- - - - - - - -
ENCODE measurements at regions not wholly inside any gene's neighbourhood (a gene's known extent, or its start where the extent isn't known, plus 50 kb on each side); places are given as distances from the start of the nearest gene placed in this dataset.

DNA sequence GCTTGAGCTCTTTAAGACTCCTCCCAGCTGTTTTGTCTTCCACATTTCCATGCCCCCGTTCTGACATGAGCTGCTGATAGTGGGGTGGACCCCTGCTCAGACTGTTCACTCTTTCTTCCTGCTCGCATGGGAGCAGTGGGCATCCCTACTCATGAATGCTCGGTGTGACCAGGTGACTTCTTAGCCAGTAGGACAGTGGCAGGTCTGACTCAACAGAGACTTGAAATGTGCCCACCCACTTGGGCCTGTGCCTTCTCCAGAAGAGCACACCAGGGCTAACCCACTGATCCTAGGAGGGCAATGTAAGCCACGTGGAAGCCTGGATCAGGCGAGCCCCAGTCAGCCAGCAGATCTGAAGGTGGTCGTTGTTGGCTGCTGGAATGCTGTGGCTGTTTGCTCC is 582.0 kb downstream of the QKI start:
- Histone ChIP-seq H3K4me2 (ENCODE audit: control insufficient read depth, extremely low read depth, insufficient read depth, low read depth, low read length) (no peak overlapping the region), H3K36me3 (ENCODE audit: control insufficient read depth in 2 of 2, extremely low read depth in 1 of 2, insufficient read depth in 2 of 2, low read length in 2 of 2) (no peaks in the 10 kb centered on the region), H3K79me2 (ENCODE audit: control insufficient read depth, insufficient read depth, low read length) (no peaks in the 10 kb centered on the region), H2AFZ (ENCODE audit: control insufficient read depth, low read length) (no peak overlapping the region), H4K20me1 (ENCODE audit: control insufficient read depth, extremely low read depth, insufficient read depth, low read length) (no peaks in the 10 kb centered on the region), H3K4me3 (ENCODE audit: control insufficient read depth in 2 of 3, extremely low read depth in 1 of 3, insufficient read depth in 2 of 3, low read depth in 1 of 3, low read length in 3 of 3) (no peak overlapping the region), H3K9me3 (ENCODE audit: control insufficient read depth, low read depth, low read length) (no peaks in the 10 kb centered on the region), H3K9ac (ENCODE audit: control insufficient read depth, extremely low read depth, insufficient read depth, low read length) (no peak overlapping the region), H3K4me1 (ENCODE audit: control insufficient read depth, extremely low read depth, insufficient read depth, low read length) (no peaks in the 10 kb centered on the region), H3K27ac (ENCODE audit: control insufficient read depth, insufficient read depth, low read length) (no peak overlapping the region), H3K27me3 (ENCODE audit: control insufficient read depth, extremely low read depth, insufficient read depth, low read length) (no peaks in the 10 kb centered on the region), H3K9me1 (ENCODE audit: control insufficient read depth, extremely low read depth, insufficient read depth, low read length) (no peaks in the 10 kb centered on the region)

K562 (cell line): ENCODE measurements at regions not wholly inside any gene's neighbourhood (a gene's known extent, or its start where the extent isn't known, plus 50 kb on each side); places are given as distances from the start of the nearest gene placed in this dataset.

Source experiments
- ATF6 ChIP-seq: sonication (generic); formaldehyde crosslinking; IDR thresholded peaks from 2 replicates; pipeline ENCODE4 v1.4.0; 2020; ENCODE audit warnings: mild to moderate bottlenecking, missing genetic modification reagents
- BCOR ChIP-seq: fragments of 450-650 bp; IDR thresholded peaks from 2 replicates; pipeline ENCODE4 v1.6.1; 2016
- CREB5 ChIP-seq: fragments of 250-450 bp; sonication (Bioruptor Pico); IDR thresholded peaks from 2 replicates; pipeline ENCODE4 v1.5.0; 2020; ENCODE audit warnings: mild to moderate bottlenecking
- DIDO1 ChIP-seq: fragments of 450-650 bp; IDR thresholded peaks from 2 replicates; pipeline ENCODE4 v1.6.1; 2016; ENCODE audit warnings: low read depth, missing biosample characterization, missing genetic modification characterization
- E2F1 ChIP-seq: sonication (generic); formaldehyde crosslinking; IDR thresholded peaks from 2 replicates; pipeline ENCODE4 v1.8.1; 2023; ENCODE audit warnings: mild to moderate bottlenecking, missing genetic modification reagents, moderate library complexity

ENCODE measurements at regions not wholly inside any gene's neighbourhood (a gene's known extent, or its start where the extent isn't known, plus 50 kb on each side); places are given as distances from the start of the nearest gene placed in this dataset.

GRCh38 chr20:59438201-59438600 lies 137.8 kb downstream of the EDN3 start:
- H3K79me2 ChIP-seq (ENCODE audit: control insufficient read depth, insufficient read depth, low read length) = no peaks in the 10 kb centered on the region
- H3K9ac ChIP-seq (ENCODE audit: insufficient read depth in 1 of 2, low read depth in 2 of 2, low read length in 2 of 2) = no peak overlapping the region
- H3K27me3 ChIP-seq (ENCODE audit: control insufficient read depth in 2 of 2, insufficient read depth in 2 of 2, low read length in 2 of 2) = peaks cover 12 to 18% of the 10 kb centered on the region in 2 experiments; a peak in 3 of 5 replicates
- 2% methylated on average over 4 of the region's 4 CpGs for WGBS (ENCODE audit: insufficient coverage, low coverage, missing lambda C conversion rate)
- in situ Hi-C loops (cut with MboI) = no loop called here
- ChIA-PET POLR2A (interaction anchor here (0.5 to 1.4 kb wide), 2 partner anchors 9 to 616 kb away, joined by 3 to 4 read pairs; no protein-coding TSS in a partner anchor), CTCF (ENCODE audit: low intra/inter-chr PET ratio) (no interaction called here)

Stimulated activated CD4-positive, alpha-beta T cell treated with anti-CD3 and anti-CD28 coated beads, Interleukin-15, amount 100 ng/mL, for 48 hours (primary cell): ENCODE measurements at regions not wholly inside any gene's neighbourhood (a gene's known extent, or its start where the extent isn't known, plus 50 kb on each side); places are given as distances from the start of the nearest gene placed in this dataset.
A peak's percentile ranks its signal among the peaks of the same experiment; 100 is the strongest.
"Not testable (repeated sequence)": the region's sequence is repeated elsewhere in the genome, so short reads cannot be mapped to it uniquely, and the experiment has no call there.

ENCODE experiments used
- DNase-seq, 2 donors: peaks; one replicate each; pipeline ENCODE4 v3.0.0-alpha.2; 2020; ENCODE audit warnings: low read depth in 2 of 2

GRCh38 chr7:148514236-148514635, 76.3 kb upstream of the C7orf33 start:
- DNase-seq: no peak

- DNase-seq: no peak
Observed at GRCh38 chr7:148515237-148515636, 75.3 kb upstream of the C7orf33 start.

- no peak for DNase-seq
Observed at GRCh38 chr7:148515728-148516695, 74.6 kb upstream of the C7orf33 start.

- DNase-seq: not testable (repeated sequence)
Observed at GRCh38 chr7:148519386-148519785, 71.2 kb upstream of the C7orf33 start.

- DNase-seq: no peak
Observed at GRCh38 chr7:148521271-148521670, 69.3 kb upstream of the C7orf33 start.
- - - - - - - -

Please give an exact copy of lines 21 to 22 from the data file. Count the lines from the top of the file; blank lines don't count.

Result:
"Not testable (repeated sequence)": the region's sequence is repeated elsewhere in the genome, so short reads cannot be mapped to it uniquely, and the experiment has no call there.

ENCODE experiments used